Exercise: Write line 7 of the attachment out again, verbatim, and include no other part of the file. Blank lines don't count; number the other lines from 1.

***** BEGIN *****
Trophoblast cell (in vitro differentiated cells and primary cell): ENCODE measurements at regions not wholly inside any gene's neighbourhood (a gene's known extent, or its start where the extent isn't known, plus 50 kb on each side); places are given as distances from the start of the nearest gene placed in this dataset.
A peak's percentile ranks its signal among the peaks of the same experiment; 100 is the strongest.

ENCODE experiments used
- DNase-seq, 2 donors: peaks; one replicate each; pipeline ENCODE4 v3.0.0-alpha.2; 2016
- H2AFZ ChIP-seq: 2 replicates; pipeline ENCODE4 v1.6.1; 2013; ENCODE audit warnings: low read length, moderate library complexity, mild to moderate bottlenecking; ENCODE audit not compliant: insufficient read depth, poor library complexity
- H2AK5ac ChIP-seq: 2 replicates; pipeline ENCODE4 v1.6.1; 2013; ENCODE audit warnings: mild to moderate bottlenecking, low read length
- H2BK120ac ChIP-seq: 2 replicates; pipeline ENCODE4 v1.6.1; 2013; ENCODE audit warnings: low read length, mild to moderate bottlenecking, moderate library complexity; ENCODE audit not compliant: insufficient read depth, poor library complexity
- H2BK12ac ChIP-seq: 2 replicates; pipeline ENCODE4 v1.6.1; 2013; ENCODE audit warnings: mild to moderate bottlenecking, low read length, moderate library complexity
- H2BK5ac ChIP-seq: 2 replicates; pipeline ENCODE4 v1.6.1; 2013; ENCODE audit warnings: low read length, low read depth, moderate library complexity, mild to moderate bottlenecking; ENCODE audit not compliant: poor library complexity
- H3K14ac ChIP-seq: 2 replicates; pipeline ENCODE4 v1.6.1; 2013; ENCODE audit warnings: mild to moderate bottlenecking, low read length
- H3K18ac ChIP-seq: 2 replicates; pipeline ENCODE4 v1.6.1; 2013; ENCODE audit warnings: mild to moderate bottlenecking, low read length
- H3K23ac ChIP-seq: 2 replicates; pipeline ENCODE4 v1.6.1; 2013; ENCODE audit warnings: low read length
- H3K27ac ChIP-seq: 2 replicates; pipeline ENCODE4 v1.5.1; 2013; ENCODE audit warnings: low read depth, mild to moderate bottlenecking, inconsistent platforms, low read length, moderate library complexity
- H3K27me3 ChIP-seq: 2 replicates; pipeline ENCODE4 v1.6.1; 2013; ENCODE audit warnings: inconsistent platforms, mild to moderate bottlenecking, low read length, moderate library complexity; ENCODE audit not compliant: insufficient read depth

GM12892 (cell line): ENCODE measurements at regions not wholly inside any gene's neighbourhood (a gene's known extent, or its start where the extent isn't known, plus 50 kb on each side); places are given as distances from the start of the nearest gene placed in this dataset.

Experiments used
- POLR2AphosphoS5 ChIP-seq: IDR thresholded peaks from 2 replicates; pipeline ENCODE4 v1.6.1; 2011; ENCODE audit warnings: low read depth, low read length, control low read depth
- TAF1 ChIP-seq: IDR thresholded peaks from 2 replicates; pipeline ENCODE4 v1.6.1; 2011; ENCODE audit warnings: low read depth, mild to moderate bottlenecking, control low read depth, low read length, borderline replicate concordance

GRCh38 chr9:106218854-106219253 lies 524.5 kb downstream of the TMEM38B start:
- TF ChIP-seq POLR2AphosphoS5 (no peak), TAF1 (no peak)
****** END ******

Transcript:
- H2BK120ac ChIP-seq: 2 replicates; pipeline ENCODE4 v1.6.1; 2013; ENCODE audit warnings: low read length, mild to moderate bottlenecking, moderate library complexity; ENCODE audit not compliant: insufficient read depth, poor library complexity